The growth of the Turkish economy in unprecedented rates during
the course of the last decade have generated a strong demand for
consumer goods. Especially the significant jump not only in
Turkey's GDP per capita but in its disposable income came to
create such a demand for the retail sector products. Per capita
disposable income in Turkey in 2012 stood around US$ 7700 and it is
expected to grow by 50% during the following five year period.
Given such positive expectations with regard to disposable
income levels which always serves as the back bone of the retail
sector, it is no surprise to see the retail sector booming in
Turkey. The sector is expected to grow even further in line with
the expectations of growth of the Turkish economy. The size of the
retail sector was recorded as US$ 300 billion in 2012 and it is
expected to record around a 10% growth for the next five years.
Especially the staggering increase of the number of total shopping
malls all around the country which have exceeded 300 in 2012
contributed to this growth of the retail sector. The latest stats
dating back to November 2013 and issued by Turkish Statistical
Institute revealed that the retail sales volume increased by 4.5%
in August 2013 compared to the previous month. However such picture
of growth is only one side of the story.
The Challenges and the Pitfalls
Even though the sector has been in full swing during the course
of the last ten years, there are some problems that needed to be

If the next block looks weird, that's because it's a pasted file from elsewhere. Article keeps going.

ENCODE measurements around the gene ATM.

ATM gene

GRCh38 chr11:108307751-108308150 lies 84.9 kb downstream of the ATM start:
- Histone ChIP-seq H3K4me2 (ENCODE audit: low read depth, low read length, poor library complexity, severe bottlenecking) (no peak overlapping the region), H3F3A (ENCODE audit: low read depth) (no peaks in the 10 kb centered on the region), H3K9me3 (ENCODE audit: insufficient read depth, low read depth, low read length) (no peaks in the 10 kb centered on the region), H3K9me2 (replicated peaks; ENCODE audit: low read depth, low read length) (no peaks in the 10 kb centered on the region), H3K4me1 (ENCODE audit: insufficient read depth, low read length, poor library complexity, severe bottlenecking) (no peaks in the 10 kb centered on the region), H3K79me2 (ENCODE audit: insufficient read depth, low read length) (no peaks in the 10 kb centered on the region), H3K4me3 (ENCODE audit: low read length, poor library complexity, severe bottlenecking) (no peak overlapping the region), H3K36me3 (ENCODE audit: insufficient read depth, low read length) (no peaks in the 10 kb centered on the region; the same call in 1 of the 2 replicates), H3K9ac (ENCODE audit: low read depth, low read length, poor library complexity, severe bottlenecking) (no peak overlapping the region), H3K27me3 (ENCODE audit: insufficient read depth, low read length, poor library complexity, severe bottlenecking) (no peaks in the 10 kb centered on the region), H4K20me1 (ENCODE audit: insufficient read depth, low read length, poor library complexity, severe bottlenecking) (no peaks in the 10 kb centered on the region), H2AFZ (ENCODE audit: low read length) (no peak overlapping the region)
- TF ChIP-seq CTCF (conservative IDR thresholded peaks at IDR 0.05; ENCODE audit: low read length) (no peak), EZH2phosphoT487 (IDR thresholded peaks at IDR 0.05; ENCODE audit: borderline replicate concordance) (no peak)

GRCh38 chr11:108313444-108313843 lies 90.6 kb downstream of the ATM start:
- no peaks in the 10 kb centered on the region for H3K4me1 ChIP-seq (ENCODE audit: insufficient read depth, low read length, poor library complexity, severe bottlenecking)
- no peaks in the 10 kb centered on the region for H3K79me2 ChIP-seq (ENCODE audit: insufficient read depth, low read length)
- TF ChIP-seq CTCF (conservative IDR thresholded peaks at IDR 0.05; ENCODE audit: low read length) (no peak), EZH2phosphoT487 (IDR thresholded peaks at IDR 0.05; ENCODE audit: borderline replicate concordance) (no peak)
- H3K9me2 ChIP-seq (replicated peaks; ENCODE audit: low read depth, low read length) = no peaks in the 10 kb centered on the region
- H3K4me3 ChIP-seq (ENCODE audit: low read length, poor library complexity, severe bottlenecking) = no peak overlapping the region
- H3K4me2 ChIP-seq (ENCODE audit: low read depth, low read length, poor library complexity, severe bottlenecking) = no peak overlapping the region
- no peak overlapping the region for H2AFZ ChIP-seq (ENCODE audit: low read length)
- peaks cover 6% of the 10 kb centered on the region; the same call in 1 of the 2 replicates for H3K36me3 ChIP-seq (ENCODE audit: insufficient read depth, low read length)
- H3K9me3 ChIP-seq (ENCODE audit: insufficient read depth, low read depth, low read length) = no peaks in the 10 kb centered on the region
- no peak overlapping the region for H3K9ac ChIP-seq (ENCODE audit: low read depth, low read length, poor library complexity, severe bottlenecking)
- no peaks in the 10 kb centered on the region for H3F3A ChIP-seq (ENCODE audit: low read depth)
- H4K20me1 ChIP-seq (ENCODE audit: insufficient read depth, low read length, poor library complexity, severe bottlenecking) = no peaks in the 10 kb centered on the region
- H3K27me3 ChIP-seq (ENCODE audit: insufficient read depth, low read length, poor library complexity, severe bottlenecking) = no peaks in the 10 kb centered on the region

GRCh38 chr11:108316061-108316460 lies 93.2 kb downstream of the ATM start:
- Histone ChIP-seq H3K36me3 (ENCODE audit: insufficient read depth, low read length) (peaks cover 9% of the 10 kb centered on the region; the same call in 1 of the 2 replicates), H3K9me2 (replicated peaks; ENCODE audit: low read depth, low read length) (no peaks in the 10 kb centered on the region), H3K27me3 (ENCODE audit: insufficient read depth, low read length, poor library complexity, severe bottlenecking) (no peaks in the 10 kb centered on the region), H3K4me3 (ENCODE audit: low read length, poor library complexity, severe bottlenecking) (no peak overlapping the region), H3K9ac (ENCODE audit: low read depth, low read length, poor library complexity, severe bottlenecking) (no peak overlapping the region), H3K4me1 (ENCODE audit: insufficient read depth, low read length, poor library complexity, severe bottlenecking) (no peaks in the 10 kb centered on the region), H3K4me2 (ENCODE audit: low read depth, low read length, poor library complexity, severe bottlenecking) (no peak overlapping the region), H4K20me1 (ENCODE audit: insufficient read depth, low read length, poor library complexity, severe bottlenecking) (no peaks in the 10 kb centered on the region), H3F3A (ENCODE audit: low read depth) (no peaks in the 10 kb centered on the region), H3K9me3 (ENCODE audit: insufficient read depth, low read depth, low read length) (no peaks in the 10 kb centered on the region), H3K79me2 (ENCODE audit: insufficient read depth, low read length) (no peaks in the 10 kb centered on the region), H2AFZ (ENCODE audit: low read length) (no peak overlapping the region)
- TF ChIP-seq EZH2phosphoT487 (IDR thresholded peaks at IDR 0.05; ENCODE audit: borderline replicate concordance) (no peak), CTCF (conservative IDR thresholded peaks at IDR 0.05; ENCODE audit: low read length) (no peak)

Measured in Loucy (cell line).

addressed. The current account deficit that has reached alarming
numbers by the end of year 2013 combined with historically low
levels of saving rates to create a fragile state for the Turkish
economy. As a response, economic authorities have recently taken
the decision to rein in personal spending and increase the level of
saving rates to redress the issue of high current account deficit.
In line with this effort, a recent regulation has been made to
limit the credit card usage and especially to restrict the number
of installments in many of the consumer goods. This is where the
problem starts for the retail sector which heavily depends on
consumer appetite for spending and credit card usage. Especially
the extended periods of installments and discounts provided by the
banks have been instrumental for such growth in the sector.
The Need for a New Regulation
The representatives from the retail sector have recently made
their demand for a new regulation public. The problems that they
would like to address with the new regulation that they are seeking
are the issues related with strategic planning for the right
location, working hours and days to attract better educated and
qualified workforce and unfair competition. Especially the issue of
unfair competition continues to be a significant challenge for the
sector. Due to the absence of a clear regulation dealing with the
issue many wholesalers get involve in retail business by their own
arbitrary sales strategies. This leads to unfair competition as
well as VAT loses for the treasury
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